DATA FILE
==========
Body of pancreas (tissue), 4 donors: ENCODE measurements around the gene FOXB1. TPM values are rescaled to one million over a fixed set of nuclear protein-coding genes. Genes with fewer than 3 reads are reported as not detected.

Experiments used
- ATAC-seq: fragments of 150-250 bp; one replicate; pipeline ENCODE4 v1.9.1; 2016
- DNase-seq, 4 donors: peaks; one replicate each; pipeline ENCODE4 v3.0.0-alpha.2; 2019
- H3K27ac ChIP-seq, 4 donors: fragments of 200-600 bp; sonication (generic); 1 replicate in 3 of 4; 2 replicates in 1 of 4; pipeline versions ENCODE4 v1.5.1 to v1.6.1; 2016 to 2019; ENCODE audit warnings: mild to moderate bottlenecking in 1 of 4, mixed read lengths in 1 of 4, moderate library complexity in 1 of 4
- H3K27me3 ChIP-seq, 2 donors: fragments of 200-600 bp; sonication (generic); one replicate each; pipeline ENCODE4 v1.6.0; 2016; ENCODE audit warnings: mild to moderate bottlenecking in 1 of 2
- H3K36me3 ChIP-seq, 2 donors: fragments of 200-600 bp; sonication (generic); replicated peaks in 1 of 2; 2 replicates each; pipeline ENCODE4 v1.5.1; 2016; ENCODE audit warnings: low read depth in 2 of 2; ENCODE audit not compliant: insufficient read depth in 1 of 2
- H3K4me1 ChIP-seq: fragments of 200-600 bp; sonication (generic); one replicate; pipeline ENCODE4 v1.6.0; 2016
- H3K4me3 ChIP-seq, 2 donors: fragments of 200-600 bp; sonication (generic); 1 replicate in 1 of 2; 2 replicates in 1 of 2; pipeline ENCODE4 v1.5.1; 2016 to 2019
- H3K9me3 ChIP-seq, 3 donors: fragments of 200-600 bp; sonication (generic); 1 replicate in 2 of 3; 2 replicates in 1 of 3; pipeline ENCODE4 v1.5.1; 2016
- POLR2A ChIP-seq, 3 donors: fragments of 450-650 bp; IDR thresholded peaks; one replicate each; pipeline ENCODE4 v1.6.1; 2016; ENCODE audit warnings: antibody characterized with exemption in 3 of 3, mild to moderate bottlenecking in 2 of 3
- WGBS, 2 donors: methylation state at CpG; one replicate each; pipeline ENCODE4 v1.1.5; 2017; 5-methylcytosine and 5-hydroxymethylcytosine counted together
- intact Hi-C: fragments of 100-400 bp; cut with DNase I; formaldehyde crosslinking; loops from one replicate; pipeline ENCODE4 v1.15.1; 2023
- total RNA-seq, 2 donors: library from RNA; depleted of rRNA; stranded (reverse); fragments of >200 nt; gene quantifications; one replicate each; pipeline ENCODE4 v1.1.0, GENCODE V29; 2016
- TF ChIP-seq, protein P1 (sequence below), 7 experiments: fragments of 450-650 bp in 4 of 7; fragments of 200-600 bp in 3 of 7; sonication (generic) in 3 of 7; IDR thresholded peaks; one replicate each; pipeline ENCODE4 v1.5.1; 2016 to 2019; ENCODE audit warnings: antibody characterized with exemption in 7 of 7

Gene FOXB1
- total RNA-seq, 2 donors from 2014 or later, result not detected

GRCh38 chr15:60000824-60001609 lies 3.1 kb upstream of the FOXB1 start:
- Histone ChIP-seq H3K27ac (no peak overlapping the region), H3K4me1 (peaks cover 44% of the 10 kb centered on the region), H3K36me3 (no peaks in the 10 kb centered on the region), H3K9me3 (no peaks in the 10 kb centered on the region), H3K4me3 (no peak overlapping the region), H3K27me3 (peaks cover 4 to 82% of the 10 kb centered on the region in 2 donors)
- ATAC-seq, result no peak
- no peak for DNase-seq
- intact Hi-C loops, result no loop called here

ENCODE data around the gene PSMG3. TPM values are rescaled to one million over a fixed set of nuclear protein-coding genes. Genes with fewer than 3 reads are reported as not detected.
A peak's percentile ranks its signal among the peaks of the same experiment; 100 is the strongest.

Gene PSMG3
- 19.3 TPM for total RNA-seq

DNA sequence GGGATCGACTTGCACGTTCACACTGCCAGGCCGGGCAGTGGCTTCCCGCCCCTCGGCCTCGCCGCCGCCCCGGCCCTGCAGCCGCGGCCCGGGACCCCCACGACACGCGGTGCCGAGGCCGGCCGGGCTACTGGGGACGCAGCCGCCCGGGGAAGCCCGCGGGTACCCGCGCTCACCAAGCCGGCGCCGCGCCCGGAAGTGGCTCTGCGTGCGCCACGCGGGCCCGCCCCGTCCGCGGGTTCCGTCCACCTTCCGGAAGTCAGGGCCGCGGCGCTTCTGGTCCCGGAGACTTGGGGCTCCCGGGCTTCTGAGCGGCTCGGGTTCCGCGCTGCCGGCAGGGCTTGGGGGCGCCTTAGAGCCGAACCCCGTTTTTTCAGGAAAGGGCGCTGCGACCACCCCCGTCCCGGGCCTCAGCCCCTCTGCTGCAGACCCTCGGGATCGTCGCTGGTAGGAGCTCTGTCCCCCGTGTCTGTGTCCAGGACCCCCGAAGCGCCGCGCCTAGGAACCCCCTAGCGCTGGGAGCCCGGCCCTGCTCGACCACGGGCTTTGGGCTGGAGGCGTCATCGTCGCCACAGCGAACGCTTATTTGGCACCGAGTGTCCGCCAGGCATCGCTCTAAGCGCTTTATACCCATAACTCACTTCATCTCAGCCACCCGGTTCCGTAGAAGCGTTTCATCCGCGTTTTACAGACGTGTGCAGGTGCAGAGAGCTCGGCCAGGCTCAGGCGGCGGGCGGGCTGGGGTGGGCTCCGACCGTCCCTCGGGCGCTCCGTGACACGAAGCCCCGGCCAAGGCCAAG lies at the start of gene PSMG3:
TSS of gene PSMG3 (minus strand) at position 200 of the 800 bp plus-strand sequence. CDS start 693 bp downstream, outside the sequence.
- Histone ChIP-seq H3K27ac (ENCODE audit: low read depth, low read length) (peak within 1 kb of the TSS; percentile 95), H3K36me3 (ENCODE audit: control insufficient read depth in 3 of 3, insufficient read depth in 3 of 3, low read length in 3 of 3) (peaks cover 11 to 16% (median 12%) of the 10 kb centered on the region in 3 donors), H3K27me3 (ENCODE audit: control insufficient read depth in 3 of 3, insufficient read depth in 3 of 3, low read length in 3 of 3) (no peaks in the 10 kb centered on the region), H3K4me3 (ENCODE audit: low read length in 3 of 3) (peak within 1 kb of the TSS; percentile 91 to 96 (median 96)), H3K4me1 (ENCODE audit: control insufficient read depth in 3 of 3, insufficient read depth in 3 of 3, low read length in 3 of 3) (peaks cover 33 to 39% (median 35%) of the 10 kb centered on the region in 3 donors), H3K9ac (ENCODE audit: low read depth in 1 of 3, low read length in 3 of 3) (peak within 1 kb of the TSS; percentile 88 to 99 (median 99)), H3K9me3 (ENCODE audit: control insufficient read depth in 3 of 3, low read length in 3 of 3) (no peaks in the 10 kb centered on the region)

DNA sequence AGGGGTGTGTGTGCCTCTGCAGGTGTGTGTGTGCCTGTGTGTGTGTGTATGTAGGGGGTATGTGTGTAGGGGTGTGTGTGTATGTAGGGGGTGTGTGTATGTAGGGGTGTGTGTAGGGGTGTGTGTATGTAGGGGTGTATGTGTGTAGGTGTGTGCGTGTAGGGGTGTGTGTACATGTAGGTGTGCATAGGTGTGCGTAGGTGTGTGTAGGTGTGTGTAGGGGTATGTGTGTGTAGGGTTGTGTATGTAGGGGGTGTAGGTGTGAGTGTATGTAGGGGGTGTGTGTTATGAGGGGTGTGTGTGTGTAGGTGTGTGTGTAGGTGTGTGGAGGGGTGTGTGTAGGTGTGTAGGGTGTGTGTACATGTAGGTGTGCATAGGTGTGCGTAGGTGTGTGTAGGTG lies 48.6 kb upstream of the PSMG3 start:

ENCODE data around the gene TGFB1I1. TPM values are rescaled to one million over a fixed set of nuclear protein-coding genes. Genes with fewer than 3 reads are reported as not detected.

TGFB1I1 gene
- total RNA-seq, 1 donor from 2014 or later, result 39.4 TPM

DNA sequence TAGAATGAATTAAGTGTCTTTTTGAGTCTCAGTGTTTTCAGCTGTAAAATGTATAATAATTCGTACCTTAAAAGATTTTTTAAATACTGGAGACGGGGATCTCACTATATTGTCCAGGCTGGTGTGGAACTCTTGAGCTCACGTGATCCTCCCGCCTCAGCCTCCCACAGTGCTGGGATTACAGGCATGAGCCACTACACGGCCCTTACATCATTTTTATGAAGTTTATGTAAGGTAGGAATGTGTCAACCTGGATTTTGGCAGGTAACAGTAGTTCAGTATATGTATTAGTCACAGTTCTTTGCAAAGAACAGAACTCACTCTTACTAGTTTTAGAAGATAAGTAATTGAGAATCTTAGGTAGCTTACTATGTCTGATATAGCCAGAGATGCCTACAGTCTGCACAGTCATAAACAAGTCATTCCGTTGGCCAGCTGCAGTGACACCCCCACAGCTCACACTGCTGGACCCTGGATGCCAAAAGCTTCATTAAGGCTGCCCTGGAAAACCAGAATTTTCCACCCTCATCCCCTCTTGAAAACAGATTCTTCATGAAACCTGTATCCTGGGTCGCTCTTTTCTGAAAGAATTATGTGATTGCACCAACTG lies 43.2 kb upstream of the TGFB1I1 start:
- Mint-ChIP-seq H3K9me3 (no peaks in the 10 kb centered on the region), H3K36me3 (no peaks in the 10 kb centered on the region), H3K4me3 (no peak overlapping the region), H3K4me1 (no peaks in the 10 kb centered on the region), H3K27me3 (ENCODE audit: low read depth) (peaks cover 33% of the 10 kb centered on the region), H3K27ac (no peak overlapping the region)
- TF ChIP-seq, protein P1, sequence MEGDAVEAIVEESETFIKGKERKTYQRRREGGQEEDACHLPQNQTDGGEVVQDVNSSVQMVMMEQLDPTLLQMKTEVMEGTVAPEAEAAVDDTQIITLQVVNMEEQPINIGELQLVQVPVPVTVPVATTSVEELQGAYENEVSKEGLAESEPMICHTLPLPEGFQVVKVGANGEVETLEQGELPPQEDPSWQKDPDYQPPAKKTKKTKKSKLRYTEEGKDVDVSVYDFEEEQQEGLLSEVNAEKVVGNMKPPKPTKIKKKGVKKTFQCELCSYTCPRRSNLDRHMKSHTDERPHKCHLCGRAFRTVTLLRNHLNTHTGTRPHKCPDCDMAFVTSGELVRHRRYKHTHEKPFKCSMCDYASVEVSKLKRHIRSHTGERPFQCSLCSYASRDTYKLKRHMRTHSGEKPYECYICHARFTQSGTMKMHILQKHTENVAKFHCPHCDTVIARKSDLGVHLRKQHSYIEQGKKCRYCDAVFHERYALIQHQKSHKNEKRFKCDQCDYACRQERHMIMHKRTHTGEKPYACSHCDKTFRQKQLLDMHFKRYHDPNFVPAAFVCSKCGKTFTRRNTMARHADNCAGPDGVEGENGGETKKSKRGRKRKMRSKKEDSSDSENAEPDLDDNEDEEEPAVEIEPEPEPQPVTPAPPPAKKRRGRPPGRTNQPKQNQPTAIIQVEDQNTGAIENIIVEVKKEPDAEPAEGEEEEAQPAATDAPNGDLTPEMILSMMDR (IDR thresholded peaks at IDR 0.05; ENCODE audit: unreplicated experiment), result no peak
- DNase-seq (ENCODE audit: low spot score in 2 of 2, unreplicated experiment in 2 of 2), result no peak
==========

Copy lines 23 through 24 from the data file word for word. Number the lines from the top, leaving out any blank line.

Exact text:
ENCODE data around the gene PSMG3. TPM values are rescaled to one million over a fixed set of nuclear protein-coding genes. Genes with fewer than 3 reads are reported as not detected.
A peak's percentile ranks its signal among the peaks of the same experiment; 100 is the strongest.